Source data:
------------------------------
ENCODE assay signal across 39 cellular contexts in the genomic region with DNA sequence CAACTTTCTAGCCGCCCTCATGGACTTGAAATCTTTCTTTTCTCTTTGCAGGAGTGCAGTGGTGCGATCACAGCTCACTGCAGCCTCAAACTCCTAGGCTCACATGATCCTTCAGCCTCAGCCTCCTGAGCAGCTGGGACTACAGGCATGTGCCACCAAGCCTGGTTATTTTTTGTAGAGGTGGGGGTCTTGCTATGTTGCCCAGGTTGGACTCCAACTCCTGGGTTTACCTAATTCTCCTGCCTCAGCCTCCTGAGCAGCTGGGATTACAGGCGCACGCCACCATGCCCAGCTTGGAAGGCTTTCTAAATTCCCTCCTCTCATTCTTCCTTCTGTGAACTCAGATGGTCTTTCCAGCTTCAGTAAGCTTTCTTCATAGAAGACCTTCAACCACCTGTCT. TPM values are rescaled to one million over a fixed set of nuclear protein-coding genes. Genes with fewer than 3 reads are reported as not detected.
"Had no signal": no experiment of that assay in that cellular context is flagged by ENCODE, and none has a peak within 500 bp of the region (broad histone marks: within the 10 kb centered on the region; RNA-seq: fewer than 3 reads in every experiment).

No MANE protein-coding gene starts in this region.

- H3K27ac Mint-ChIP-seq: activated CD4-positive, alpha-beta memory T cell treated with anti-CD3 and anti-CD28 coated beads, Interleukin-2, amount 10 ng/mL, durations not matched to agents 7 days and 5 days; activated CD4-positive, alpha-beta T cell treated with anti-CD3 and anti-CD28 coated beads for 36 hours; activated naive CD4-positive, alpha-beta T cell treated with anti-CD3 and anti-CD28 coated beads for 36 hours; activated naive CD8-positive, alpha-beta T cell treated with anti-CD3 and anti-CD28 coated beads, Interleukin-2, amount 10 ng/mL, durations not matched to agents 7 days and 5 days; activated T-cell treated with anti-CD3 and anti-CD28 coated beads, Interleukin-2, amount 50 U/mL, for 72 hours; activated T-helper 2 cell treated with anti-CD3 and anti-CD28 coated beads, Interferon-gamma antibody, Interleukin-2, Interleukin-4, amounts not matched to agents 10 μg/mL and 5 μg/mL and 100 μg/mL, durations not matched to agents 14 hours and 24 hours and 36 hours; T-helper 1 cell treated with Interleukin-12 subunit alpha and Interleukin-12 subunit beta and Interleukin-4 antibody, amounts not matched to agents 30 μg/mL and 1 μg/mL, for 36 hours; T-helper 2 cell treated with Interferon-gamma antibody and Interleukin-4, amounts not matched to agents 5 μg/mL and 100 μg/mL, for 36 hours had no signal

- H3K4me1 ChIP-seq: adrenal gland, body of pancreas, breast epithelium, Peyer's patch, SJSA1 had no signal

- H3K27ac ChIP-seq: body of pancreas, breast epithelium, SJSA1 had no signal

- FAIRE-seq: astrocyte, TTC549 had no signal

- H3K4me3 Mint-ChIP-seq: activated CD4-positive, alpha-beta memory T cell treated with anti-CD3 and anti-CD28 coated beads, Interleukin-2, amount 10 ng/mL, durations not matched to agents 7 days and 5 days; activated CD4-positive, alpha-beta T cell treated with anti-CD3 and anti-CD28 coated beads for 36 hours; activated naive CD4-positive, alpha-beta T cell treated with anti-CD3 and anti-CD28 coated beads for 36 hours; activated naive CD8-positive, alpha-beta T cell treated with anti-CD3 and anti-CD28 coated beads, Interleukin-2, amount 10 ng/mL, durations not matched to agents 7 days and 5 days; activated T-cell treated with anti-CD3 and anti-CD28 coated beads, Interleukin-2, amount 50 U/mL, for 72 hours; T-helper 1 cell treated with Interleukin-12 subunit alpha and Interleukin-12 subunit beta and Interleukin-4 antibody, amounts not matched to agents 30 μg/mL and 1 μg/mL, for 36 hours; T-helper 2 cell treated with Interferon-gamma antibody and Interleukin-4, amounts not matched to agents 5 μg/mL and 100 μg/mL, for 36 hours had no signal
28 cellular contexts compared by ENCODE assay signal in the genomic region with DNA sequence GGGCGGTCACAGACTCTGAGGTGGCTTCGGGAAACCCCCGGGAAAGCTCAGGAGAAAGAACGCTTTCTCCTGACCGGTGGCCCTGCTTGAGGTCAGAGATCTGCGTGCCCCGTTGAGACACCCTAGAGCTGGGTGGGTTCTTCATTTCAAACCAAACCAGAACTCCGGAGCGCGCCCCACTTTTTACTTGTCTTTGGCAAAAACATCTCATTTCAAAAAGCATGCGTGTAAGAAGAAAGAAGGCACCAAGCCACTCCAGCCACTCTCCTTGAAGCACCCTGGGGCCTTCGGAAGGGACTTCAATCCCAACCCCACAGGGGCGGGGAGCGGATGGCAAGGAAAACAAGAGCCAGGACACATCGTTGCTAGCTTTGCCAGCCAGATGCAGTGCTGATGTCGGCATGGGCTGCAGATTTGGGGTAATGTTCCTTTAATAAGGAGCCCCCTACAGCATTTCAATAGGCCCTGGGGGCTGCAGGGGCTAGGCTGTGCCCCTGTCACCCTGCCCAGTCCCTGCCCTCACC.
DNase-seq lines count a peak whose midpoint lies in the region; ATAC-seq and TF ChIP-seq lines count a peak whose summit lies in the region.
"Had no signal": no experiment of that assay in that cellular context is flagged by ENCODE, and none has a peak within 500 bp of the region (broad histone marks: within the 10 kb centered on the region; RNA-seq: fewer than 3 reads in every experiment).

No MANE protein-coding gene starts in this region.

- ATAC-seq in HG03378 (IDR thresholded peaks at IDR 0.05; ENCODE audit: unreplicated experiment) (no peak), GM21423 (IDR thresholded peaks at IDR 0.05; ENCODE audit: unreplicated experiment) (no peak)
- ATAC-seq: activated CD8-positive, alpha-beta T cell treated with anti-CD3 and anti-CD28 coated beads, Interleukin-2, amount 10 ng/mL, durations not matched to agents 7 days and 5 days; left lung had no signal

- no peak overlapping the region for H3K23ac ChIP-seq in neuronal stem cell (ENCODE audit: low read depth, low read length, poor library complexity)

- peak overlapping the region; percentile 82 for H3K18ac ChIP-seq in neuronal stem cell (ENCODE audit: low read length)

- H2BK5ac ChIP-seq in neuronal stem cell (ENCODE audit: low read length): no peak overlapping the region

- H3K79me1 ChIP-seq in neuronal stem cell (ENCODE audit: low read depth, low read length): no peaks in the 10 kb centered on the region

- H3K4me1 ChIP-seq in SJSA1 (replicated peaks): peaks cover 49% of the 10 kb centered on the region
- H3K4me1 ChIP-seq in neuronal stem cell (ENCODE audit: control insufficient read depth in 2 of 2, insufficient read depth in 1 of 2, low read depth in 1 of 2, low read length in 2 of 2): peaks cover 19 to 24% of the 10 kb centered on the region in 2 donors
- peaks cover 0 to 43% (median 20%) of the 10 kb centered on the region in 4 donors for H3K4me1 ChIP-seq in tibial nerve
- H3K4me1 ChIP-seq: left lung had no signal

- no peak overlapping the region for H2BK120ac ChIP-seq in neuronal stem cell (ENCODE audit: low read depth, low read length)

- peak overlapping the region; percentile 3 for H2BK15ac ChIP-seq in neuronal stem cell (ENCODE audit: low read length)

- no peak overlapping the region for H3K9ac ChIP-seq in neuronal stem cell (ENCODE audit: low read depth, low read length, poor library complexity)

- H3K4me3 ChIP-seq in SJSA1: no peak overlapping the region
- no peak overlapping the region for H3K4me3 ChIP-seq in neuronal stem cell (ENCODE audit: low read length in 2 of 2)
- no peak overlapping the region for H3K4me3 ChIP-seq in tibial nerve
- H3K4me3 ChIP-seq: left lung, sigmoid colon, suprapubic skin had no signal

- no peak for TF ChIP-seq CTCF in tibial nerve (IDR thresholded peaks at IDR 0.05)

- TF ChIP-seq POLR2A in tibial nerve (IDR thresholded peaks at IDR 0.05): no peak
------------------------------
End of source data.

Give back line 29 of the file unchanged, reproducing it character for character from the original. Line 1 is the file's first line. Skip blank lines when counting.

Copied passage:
- H3K4me3 ChIP-seq: left lung, sigmoid colon, suprapubic skin had no signal